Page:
The Cannes Film Festival is in full swing and research from Mastercard, official partner of the festival, provided evidence on the power of the cinematic voice as almost four in five people in the UK (77 percent) said films have changed their view on cultural issues.
Respondents from the UK further said films have influenced their views on important topics, including climate change (41 percent), racial equality (39 percent) and women’s rights (22 percent).
Mastercard stated that post pandemic, the average person in the UK is spending over 186 hours – or 7.5 days – a year in front of the big screen or smaller screen at home. Two in five (39 percent) people in Europe said they have a greater interest now in cinema than pre-pandemic and 61 percent value experiences like going to the cinema more than material possessions. Overall, movies have changed the way two in five Brits (42 percent) see the world.
While four in five (88 percent) Brits watch films for pure entertainment, 41 percent said they watch films to learn more about the world. Other common reasons for the cinema include: to find inspiration (34 percent), help process life lessons (30 percent) and stay on top of worldwide affairs and trends (24 percent).
Over half (53 percent) of the respondents said they have learnt about a societal issue they were previously unaware of through the power of film, with one in four (26 percent) revealing they have supported a social cause after watching a film on the subject.
Almost half of movie-goers (45 percent) claimed to leave the cinema feeling more inspired than when they entered and a further 45 percent cited film as more impactful than books when it comes to conveying important messages in an impactful way.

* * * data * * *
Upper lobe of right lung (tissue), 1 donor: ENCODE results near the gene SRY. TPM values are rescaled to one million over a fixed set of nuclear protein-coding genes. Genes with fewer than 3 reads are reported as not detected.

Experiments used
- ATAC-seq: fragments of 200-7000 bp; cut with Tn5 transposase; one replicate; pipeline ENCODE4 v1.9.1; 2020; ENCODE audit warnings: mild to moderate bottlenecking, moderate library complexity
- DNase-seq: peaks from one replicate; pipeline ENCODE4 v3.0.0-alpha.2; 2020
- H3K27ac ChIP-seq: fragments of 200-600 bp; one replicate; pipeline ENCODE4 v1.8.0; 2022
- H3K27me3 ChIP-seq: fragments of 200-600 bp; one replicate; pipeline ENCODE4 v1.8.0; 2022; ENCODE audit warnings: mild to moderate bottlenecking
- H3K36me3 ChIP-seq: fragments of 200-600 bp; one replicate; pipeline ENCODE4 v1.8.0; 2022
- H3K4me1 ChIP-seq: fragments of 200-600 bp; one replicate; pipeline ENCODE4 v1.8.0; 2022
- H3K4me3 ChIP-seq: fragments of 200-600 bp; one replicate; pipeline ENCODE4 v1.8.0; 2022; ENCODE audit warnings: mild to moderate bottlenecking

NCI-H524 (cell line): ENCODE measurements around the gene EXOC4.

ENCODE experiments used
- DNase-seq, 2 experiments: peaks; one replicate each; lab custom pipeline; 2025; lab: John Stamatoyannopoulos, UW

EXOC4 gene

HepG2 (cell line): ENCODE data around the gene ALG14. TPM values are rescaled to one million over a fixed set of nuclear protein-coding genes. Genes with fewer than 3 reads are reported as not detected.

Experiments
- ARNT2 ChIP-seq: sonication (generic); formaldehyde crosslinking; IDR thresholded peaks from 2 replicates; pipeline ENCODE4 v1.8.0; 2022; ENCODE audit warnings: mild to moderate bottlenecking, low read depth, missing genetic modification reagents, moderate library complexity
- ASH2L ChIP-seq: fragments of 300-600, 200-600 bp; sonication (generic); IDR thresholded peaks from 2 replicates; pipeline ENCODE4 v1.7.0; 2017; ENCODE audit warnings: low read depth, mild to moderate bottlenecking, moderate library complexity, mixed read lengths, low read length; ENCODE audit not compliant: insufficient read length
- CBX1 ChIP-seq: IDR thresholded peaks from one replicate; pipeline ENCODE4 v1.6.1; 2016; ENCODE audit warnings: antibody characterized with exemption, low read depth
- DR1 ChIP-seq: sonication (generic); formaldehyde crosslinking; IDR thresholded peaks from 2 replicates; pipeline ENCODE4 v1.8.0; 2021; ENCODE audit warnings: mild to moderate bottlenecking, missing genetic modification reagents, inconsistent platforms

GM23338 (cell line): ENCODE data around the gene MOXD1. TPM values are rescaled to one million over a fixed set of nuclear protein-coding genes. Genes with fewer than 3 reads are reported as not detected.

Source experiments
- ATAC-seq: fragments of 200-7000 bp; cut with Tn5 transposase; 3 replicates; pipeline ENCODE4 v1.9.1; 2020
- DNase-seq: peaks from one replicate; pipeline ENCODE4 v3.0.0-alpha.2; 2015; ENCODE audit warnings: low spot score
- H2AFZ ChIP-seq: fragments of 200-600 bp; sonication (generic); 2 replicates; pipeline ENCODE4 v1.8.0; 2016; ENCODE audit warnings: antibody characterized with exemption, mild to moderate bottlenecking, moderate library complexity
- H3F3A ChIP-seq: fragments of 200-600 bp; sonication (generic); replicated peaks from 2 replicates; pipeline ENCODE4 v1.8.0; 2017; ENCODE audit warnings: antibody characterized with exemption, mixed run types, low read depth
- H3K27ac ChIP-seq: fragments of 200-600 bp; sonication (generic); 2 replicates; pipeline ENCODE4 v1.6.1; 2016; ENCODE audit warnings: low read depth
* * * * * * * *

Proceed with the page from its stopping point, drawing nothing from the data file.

Films shaping people’s attitudes
Film Historian, Professor Ian Christie, commenting on the research, said there’s no question that films have shaped people’s attitudes to the world around them for over a hundred years – especially the world beyond their immediate experience.
This influence, Professor Ian Christie said, has sometimes been controversial, but it’s also been real and hugely pervasive, compared with the impact of other media. The Film Historian indicated that most often, it has probably been beneficial, supporting and encouraging, as well as creating greater awareness of different lives.
“If we look back at a film like Philadelphia, we can clearly see that the [Tom] Hanks classic educated people and de-stigmatized HIV and AIDS. In 2018, Black Panther became a global cultural phenomenon by breaking new ground in representation both on and off the screen. Films like these will change attitudes for generations to come and their impact, over time, will be immeasurable on society”.Professor Ian Christie
Agnes Woolrich, Vice President, Marketing and Communications, UK & Ireland, at Mastercard added that the findings of the survey reaffirmed the power that cinema has to inspire, educate and tell stories in a way that allows “us to see life through different lenses”.
Mastercard’s long-standing partnership with the Cannes Film Festival, Agnes Woolrich said, has provided “us an ongoing opportunity to connect with consumers around a passion that enriches, entertains and offers meaningful experiences beyond the box office”.